Foreigners living in Costa Rica and diplomats must comply with the additional requirement of carrying a Costa Rican identity card in order to open a bank account, from 1st July.
"This is the Immigration Identification Document for Foreigners (Dimex) issued by the Directorate General of Immigration for residents, and Diplomatic Identification Document (DIDI in Spanish), issued by the Chancellery of the Republic. The requirement to submit this document replaces the current procedure, in which only a passport is needed, said Carlos Melegatti, director of Central Bank’s Financial Services," reported Nacion.com.
Melegatti said the goal is to provide security to these foreign accounts. For his part, Mario Zamora, Minister of Public Security, said that many foreigners are serve as proxies for drug trafficking when passing through the country.
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Starting October 1st, foreigners are required to use their resident IDs for electronic banking transactions.
Mandatory use of the Dimex is required for foreigners for any kind of transaction made through the National Electronic Payment System (IPNS in Spanish).
Nacion.com quotes Carlos Melegatti, director of Central Bank Financial Services who says, "We are validating 100% of SINPE operations with identification numbers.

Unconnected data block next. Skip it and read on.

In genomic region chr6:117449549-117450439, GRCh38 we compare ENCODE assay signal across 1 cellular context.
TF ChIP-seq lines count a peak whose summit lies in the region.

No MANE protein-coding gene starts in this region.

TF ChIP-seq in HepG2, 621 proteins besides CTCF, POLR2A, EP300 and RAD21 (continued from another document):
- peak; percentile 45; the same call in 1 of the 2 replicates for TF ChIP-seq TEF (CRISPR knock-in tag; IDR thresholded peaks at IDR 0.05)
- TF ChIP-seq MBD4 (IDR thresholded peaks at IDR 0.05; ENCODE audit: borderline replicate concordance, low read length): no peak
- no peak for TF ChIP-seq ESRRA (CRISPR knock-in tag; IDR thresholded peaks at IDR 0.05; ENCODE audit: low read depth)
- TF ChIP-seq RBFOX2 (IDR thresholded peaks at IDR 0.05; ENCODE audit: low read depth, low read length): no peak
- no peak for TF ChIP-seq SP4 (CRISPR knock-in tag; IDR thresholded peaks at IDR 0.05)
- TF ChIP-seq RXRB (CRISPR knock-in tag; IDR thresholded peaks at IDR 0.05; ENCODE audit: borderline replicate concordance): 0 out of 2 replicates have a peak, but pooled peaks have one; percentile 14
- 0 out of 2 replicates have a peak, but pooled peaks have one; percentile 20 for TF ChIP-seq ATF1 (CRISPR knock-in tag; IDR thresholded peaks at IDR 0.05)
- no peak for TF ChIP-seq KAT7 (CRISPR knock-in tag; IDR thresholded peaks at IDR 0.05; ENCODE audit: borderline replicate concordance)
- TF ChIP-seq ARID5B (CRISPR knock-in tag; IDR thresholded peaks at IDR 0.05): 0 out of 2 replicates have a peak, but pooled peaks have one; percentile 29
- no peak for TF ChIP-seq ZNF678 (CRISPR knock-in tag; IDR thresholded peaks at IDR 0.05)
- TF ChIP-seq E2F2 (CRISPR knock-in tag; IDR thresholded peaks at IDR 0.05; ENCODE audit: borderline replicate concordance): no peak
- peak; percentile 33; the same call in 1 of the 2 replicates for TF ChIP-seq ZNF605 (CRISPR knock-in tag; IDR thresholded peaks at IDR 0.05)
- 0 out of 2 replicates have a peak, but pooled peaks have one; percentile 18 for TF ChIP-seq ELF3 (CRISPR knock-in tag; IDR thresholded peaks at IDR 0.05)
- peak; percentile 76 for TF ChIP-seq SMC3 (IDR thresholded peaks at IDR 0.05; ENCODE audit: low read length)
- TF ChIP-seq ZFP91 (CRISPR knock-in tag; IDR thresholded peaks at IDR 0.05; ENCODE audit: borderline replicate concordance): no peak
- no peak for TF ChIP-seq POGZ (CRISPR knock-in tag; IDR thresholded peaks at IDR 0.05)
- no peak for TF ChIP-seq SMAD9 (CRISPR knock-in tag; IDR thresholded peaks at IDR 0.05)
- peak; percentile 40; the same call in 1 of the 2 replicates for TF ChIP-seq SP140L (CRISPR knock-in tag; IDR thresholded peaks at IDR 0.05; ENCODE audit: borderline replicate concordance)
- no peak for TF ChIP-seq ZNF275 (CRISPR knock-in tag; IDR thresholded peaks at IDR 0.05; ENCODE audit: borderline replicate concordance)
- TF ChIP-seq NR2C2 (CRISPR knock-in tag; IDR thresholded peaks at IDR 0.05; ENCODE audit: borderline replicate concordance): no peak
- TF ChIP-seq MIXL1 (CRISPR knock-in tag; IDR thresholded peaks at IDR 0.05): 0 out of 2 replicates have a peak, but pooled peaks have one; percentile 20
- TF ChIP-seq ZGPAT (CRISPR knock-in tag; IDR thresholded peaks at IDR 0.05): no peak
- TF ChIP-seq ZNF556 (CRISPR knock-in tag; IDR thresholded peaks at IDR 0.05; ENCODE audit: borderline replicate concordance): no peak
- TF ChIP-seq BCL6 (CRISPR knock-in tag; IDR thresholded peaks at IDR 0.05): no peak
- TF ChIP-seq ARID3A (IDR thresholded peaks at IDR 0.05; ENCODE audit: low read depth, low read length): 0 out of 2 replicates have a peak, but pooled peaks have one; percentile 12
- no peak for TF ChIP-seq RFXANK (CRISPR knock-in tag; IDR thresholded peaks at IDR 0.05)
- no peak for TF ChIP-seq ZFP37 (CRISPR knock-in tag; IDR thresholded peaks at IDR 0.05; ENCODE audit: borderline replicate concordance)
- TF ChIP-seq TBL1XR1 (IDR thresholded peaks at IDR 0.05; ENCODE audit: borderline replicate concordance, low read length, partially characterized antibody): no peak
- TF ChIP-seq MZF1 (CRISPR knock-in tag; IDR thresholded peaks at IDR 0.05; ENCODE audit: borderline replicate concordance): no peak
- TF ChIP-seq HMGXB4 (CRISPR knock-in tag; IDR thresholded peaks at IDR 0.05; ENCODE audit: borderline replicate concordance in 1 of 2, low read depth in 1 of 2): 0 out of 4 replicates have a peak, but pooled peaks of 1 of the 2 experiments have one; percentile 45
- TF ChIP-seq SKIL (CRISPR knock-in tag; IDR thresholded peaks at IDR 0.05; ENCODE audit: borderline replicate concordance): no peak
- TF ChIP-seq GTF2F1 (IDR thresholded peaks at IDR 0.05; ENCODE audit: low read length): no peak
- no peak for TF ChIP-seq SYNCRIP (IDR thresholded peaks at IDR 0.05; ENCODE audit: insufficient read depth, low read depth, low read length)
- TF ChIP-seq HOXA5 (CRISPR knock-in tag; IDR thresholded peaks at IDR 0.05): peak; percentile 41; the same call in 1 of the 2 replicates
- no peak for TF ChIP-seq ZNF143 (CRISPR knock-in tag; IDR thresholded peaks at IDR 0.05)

The requirement for using Dimex (identification document for foreigners) in banking transactions has been postponed until 1 October.
The date of entry into force of this requirement was scheduled for July 1 but it has now been postponed by the Central Bank, pending more foreigners meeting the requirement.
An ‘Immigration Document Identification Number for Foreigners’ (DIMEX in Spanish) will be used for all SINPE transactions.
From now on foreigners using the the Central Bank’s Electronic Payment System, known as SINPE, will be identified with a DIMEX number provided by Immigration. This number corresponds to the Immigration Identification Document for Foreigners.
Only 14% of the Salvadoran population has a bank account.
As a way to promote financial inclusion, the U.S. Agency for International Development (USAID) and the Spainish-United Nations Fund for Achieving the Millennium Development Goals (MDG-F), insist on the creation of a regulatory framework to govern banking services.